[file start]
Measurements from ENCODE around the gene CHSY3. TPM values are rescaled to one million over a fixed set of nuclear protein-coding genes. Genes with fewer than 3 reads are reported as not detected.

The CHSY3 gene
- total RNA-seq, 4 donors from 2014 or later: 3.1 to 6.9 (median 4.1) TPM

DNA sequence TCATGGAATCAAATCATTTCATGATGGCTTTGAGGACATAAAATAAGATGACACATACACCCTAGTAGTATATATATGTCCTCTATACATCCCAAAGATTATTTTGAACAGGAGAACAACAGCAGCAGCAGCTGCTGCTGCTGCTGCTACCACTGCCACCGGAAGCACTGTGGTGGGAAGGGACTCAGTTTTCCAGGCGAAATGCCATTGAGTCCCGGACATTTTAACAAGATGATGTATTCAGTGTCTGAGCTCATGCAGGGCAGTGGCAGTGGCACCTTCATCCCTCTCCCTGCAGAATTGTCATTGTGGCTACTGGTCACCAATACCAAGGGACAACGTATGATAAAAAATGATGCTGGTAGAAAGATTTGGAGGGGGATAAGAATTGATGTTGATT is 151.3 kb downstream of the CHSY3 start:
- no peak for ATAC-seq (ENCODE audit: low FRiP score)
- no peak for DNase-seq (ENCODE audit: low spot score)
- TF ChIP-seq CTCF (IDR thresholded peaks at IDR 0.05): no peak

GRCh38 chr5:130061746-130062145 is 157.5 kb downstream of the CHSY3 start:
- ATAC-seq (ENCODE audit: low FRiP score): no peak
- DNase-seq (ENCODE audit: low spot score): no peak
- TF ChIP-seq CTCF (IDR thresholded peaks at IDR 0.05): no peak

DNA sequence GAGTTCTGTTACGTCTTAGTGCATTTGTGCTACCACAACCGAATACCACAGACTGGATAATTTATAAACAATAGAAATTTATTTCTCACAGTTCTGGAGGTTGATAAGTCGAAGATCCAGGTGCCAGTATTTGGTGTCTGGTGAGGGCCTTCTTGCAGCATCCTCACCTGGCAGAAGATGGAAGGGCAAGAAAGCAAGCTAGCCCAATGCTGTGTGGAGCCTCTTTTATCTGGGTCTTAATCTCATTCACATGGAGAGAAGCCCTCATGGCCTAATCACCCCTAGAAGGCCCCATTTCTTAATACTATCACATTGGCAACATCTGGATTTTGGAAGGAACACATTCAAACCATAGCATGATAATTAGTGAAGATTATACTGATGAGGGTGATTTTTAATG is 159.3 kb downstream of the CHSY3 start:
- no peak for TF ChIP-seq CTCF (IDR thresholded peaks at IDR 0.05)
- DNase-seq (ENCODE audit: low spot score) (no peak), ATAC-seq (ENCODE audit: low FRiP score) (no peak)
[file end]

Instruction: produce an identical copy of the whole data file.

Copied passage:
Measurements from ENCODE around the gene CHSY3. TPM values are rescaled to one million over a fixed set of nuclear protein-coding genes. Genes with fewer than 3 reads are reported as not detected.

The CHSY3 gene
- total RNA-seq, 4 donors from 2014 or later: 3.1 to 6.9 (median 4.1) TPM

DNA sequence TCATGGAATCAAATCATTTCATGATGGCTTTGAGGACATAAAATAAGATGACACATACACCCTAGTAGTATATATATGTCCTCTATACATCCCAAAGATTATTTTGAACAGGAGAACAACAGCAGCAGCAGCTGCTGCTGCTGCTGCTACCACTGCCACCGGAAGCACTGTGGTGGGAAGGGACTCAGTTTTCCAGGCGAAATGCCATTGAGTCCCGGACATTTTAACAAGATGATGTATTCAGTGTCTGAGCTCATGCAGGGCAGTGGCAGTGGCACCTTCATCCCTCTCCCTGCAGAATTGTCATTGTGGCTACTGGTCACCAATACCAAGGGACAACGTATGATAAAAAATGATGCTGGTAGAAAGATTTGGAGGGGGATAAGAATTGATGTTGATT is 151.3 kb downstream of the CHSY3 start:
- no peak for ATAC-seq (ENCODE audit: low FRiP score)
- no peak for DNase-seq (ENCODE audit: low spot score)
- TF ChIP-seq CTCF (IDR thresholded peaks at IDR 0.05): no peak

GRCh38 chr5:130061746-130062145 is 157.5 kb downstream of the CHSY3 start:
- ATAC-seq (ENCODE audit: low FRiP score): no peak
- DNase-seq (ENCODE audit: low spot score): no peak
- TF ChIP-seq CTCF (IDR thresholded peaks at IDR 0.05): no peak

DNA sequence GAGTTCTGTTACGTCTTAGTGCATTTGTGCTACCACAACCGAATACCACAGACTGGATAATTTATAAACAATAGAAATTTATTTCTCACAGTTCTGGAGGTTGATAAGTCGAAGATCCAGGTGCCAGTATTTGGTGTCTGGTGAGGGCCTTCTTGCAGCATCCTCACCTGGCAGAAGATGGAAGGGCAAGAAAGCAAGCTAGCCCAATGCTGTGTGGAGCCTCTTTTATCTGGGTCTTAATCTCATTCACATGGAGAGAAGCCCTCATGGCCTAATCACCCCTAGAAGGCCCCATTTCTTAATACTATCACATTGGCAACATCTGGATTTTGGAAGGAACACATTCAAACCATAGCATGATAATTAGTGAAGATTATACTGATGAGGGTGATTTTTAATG is 159.3 kb downstream of the CHSY3 start:
- no peak for TF ChIP-seq CTCF (IDR thresholded peaks at IDR 0.05)
- DNase-seq (ENCODE audit: low spot score) (no peak), ATAC-seq (ENCODE audit: low FRiP score) (no peak)